Rural High Speed Internet

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BOONE COUNTY - While the state aims to expand broadband Internet, some cannot stand the wait anymore for the much needed residential high-speed services. Boone County resident Becky McCray said she has tried every possible way to get high-speed Internet at her home and nothing seems to work. McCray lives just south of Interstate 70 and east of the Callaway County line on Bozarth Lane. Her home barely misses the Century Link DSL line cut-off by about half a mile, Satellite services are not powerful enough and she does not receive 3G services in her area. On top of all that, McCray also missed out on Socket's Callaway County grant project by only a few thousand feet, which will extend high-speed services from the Callaway County line into Fulton.

"I'm very irritated that supposedly this is a big thing put on by our government that we are supposed to have high speed and everybody around us seems to have high speed Internet but about 40 families around us, and nobody seems to care," McCray said.

One of her biggest concerns is that her son, who is attending Moberly Area Community College, cannot access school work online.

"He can't have any hybrid classes from school," McCray said. "We're stuck back in the stone-age pretty much."

While McCray's situation seems hopeless, MOBroadbandNow hopes to reach people just like her. The program's director Damon Porter said MOBroadbandNow wants to hear input from people in situations like McCray.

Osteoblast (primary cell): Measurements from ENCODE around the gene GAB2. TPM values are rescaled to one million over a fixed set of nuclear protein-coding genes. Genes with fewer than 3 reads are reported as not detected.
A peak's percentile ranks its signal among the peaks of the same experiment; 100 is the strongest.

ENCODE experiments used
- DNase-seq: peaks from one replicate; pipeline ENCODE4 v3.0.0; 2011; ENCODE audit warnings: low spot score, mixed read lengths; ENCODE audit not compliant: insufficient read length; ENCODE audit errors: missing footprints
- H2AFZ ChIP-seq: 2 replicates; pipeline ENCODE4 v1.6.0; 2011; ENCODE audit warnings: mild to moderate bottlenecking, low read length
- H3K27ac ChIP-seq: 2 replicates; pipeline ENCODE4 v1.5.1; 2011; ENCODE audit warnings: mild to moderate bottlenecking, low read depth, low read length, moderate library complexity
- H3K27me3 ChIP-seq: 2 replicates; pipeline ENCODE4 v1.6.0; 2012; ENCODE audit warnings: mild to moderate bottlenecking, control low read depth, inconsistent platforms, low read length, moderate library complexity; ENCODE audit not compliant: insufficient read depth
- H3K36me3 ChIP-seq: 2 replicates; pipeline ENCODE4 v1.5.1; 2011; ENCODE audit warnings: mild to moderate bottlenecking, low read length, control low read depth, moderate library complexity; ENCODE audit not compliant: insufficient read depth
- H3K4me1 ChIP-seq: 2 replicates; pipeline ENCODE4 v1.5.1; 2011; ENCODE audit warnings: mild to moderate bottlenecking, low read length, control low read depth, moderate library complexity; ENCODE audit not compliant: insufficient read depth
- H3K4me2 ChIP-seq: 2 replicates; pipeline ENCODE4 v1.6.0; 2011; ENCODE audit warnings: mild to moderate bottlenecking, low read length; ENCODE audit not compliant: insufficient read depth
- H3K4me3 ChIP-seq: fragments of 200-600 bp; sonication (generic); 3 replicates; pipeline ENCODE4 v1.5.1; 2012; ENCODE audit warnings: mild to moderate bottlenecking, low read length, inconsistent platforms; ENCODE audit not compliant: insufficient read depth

"What we are hearing is the same stories a lot of folks are hearing. They are either having slow speeds at home, they can't get connected at home at all, they are very frustrated with the lack of opportunities and choices," Porter said. "So what we want to do is try to get as many people affordable, fast broadband as possible and give them the choices that they're looking for."

MOBroadbandNow plans to do this with the help of regional planning teams. On Tuesday, the state launched a team for the state's Eastern region. The teams are made up of people from the public and private sector of that area's community. It's goal is to get feedback from the community on what areas have and do not have broadband access.

"We are working as fast as we possibly can, but what we want is the input from local citizens just like [McCray]," Porter said. "Whatever plan we come up with is from the ground up."

Mid-Missouri has a regional planning commission located in Ashland. For more information about the Mid-Missouri commission contact Chris Eggen at or 573-657-9779. You can also visit the Mid-Missouri Regional Planning Commission website here.

Right now, less than 80 percent of Missourians have some access to broadband. Porter said the state hopes to increase that to 95 percent by 2014.